# Two Circles and a Limit

Proof #1

### Barbeau, Klamkin, Moser

We are solving the Two Circles and a Limit problem:

A stationary circle of radius 3 is centered at

What if applet does not run? |

The notations in the proof are as follows: C is the lowest point of the shrinking circle, D is the intersection of BC with the x-axis, F is the rightmost point of the stationary circle.

Since AC is the diameter of the shrinking circle, ∠ABC is right, an so is ∠DBE. Subtracting from both ∠DBF we obtain that

∠OBC = ∠FBE.

Of course we also have

∠OBC = ∠OCB.

On the other hand, angle AOB is formed by a tangent to and a chord of the stationary circle. Therefore,

∠AOB = ∠BFO.

By the Exterior Angle Theorem,

∠AOB = ∠OBC + ∠OCB, whereas

∠BFO = ∠FBE + ∠FEB.

From which we conclude that

∠FEB = ∠FBE.

As a consequence,

FE = FB.

As r goes to zero, B approaches the origin O, FB approached the diameter OF. Thus E goes to the point twice as far from he origin as F. Note that, since DBE is right and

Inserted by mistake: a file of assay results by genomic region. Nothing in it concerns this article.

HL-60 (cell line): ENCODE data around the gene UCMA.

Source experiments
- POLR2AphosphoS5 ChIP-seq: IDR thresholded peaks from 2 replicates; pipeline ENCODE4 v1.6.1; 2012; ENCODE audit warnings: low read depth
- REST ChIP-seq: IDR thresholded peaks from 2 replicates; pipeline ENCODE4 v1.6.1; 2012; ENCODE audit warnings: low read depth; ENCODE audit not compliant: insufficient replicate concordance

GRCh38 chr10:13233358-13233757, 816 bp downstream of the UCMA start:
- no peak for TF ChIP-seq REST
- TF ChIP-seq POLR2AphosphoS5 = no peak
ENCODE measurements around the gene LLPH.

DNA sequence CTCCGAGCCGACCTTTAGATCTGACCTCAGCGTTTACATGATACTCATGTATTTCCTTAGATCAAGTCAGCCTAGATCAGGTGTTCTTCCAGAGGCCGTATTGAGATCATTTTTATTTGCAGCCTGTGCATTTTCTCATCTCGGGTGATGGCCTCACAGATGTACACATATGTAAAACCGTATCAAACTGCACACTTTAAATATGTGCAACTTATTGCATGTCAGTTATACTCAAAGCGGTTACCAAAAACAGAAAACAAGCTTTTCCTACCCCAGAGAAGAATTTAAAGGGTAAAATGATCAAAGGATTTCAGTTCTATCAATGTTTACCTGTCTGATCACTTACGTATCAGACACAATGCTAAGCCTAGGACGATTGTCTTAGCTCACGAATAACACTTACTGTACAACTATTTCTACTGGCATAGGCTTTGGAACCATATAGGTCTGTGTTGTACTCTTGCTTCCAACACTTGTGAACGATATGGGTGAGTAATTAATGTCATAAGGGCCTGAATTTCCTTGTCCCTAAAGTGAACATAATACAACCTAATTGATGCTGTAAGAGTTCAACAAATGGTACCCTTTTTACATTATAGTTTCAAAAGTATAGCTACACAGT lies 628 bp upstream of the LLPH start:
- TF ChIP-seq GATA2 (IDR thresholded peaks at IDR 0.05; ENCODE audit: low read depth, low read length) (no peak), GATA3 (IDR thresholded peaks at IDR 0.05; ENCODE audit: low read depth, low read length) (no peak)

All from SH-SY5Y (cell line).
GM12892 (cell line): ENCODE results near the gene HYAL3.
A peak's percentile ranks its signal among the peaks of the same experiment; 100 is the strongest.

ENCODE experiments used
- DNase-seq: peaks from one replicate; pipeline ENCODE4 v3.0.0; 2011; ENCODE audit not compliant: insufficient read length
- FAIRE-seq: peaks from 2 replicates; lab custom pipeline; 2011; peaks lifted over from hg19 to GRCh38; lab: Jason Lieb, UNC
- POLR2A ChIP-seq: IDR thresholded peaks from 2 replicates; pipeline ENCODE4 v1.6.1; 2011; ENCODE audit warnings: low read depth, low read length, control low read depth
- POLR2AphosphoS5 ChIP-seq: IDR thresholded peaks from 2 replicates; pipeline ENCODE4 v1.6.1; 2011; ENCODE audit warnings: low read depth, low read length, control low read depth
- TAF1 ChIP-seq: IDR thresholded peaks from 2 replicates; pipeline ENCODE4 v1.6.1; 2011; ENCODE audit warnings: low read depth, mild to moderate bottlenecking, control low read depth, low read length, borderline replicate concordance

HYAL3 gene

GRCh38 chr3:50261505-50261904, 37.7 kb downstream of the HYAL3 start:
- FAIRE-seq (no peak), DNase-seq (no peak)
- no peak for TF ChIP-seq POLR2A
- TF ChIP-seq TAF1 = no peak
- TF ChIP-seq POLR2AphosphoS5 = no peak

### References

- E. J. Barbeau, M. S. Klamkin, W. O. J. Moser,
*Five Hundred Mathematical Challenges*, MAA, 1995, #396 - J. Konhauser, D. Velleman, S. Wagon,
*Which Way Did the Bicycle Go?*, MAA, 1996, #5

### Limits in Geometry

- Two Circles and a Limit
- A Geometric Limit
- Iterations in Geometry, an example
- Iterated Function Systems

|Contact| |Front page| |Contents| |Algebra| |Store|

Copyright © 1996-2017 Alexander Bogomolny

61198088 |